Madison County Planning Board meets in Big Sky
Community members expressed concerns about emergency evacuation strategies
The Madison County Planning Board met on Monday primarily to discuss subdivision planning and was met with concerns about the reach of the Big Sky Fire Department and emergency evacuation policies.
After getting through the first few items on the agenda quickly, President Darlene Tussing opened the floor for public comment. Fire chief Bill Farhat voiced his concerns about the growth of Spanish Peaks and the fire department’s ability to service both the meadow and the mountain. He began by stating how the fire department is growing, but not at a rate quick enough to match that of Spanish Peaks.
“The challenge with the overall development plan from our perspective is that the growth of Spanish Peaks has been exponential as you can see. That building there is the largest private building in the state of Montana. So now this small fire department is trying to address that and the other developments,” Farhat explained.
A five mile radius is established to ensure adequate response time from the fire department to properties inside that radius. Farhat noted the response time to Spanish Peaks is 15 minutes. When a conversation began about either rebuilding or remodeling the existing fire station in the meadow, building a new station near Lone Mountain Land Company was considered to decrease the size of the response radius. That did not progress. “Nobody wanted a fire station as their neighbor, “ Farhat stated. People preferred the landscapes to the big red trucks.
Steve Johnson with the Big Sky Trails Recreation and Parks District supported Farhat’s points, and emphasized how more growth will lead to the necessity for more protection. Tussing sympathized with Farhat and the conversation moved to discussion of the Montana Club Subdivision Phase II, the lengthiest part of the meeting.
Alex Hogle, the planning director for the subdivision project, gave the presentation. According to Hogle, the Montana Club Subdivision will consist of 44.5 acres that will be home to 18 single-family residential units, one multi-family condo with 14 separate units and seven duplex structures, one maintenance and operation lot, six open space parcels and ski and trail access in the center of the project. It is an extension of an already paved territorial drive with access from Rising Bull Road, which will serve as the primary access point. This subdivision will be serviced by the existing Big Sky Water and Sewer District #363.
Hogle explained various components including: emergency services, impact on the environment, geo-technical analysis, intent of conditions met and a transportation impact study.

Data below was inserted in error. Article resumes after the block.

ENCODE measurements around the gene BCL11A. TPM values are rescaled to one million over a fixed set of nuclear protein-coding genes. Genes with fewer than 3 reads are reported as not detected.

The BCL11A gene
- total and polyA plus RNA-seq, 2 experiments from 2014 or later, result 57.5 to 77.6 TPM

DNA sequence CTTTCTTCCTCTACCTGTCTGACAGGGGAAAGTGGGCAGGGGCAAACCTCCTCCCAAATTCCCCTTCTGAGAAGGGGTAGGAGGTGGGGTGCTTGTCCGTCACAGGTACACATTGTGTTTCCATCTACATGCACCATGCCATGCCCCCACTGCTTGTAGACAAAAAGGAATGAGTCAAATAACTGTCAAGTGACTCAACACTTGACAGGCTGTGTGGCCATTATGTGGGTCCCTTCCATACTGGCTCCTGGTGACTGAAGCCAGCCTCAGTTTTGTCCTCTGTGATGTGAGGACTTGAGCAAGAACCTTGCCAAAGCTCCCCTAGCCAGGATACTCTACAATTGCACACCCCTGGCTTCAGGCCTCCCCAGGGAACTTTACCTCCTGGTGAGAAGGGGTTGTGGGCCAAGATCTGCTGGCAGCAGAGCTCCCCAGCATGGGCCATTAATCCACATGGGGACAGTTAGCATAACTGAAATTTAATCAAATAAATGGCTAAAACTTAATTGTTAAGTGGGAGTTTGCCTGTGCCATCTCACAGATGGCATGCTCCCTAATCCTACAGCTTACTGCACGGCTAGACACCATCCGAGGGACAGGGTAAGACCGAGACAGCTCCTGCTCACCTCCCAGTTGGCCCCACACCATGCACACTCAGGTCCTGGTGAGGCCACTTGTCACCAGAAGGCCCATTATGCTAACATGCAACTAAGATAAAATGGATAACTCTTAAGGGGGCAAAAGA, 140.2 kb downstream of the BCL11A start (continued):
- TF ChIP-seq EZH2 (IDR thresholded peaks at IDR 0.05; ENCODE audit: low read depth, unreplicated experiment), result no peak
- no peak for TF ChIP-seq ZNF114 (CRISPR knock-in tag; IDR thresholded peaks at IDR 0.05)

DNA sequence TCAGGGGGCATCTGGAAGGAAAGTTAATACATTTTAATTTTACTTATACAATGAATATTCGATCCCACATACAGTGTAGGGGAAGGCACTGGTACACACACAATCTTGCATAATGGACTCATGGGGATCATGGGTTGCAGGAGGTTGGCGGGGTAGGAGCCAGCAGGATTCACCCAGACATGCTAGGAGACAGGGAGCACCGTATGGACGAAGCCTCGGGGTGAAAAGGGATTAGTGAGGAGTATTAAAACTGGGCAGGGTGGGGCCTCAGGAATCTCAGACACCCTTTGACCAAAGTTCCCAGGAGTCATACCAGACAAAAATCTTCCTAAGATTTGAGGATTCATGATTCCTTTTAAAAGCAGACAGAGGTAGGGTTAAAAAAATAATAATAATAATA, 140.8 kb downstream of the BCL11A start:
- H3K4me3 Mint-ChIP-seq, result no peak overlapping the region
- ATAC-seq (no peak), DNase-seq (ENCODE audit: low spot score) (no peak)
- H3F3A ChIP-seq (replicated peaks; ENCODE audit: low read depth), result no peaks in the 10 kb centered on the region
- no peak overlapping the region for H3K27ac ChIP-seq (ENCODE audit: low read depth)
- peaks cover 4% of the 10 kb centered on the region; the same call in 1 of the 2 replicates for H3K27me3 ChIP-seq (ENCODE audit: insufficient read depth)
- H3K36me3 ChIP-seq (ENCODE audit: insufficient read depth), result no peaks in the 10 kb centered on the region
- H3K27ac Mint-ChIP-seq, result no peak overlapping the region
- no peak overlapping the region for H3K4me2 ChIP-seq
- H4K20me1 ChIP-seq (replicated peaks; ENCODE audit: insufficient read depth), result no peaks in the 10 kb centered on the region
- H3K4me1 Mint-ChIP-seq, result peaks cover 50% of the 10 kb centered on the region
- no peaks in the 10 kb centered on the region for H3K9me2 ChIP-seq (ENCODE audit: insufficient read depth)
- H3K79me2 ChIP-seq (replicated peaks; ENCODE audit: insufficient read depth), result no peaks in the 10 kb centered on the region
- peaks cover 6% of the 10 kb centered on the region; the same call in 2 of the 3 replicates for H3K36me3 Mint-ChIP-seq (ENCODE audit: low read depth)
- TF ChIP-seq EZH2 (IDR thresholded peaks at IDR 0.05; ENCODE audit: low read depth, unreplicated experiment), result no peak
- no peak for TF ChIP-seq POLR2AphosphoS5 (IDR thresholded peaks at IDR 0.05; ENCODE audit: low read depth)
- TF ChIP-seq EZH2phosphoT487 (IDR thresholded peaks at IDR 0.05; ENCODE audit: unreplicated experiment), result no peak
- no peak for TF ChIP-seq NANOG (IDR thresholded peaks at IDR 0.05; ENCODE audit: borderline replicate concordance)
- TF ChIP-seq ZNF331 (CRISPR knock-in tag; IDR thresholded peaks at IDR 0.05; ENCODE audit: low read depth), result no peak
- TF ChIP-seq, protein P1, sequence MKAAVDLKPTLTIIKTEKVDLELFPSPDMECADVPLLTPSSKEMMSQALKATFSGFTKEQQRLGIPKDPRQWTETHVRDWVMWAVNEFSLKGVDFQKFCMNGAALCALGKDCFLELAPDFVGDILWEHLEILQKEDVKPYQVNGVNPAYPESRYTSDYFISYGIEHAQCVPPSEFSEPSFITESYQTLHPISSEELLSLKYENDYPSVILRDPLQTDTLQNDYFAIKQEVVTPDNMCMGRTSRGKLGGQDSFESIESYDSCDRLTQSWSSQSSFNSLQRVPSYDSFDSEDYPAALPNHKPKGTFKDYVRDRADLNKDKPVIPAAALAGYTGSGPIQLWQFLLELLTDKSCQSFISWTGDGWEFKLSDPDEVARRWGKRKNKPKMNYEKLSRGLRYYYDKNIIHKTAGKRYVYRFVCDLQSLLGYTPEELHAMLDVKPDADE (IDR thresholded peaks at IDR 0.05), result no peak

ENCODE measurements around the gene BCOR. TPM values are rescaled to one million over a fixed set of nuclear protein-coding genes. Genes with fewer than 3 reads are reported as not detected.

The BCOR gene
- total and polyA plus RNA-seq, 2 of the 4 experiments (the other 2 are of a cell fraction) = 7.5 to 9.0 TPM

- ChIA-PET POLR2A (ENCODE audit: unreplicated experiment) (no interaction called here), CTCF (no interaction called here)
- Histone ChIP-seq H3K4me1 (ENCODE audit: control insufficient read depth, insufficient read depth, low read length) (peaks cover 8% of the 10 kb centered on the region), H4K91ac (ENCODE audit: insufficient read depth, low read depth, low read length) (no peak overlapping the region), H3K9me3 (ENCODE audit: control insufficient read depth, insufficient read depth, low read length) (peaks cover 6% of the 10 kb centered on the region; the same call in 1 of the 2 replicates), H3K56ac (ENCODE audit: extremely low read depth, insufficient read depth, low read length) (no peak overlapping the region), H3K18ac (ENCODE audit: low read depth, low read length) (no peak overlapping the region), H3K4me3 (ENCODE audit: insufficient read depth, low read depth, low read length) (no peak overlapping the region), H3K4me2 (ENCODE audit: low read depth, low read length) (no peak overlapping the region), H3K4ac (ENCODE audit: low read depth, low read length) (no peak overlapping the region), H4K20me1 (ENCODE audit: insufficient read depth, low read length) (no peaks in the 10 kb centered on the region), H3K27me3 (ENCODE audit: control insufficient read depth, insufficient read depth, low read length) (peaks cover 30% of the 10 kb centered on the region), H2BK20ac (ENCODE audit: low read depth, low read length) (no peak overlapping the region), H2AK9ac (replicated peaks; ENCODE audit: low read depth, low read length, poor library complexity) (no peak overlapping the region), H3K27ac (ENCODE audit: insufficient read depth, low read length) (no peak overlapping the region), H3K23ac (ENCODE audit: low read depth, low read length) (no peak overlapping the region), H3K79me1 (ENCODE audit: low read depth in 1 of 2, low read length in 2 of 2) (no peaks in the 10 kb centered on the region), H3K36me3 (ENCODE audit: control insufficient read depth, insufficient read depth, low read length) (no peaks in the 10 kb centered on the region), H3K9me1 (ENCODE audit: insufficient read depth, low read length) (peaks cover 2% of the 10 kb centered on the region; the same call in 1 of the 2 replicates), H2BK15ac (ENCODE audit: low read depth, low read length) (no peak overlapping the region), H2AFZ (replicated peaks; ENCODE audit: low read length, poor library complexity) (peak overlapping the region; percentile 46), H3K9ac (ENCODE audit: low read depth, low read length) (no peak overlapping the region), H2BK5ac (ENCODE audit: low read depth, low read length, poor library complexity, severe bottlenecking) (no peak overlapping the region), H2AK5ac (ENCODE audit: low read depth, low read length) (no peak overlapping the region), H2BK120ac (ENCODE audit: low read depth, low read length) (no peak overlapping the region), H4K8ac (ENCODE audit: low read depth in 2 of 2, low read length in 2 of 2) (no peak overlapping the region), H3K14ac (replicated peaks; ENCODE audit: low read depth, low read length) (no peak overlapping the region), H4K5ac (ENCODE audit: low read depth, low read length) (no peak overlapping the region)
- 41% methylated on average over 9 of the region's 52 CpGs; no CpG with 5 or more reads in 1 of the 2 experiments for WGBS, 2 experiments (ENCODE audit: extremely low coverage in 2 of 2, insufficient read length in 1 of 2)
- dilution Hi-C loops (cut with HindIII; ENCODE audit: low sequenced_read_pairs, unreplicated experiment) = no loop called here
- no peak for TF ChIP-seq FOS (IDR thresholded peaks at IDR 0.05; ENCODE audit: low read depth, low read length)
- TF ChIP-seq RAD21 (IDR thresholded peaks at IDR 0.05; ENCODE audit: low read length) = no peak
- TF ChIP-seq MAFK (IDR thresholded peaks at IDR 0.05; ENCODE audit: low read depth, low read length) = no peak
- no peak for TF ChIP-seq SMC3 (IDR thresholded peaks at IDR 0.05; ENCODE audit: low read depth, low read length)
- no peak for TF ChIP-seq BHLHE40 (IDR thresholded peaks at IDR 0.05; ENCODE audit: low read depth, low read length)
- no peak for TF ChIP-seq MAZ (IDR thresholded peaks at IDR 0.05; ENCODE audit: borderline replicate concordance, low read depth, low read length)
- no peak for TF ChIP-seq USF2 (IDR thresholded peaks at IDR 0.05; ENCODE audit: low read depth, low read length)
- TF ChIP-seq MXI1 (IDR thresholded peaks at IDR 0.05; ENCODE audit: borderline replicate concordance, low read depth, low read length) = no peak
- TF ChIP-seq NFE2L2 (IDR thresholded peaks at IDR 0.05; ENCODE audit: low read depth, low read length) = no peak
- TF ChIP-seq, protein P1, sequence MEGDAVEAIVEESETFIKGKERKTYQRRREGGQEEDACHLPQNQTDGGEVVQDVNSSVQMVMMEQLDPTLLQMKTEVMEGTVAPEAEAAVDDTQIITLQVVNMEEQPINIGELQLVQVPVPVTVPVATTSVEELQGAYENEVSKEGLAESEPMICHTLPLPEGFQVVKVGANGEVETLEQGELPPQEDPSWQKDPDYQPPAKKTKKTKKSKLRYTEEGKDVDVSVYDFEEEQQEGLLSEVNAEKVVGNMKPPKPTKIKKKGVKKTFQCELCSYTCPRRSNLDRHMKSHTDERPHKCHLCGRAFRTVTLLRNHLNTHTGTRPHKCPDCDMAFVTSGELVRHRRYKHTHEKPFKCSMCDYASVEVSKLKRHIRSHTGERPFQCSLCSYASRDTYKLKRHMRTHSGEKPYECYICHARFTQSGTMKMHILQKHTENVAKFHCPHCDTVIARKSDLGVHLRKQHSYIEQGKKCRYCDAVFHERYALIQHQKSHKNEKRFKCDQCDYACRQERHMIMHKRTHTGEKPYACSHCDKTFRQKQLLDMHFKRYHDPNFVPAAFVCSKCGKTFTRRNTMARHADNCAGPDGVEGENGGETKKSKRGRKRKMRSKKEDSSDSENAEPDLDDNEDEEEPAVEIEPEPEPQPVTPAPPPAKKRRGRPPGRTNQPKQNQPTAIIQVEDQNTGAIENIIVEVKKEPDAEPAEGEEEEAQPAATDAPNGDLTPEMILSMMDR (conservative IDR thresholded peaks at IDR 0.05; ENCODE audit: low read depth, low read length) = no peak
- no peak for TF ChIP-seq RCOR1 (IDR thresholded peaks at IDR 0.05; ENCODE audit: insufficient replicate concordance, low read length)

In regards to emergency services, Hogle explained a fire plan has been submitted and nine fire hydrants will be scattered throughout the subdivision. Montana Club Subdivision is located five miles from the fire department on the mountain and will be serviced by the Big Sky Fire Department.
Trever McSpadden with Haystack Development, the project’s technical representative, addressed concerns about the livelihood of the trail system in this area. The trail connecting the Mountain Village to Moonlight Lodge will be temporarily rerouted to ensure the safety of bikers and hikers while big equipment is on site. When the project concludes, the trail will be reconnected.
“The reroute is very effective and then hooks back up to Otter Way,” McSpadden said. “The connection to Moonlight Lodge and the base area is still there.” McSpadden took his bike out on the trail to ride the reroute himself and noted the ease of following the detour. “The recreational component is critical because it is the whole point,” he added.
“I think that it is a tremendous connection for the community so people don’t always have to get in their cars and they have another way around,” Tussing said.
McSpadden clarified points about the traffic impact study. Conducting a detailed report of traffic on a day to day basis was not needed for this development, considering an impact study occurred in 2015. “There will be a time to take a closer took at traffic, especially at the resort,” McSpadden stated. “The conclusion is that our traffic analysis for this subdivision is adequate. Further analysis down the road, no pun intended, is probably necessary.”
At the end of the public hearing, the planning board unanimously approved the preliminary platform of the Mountain Club Subdivision Phase II.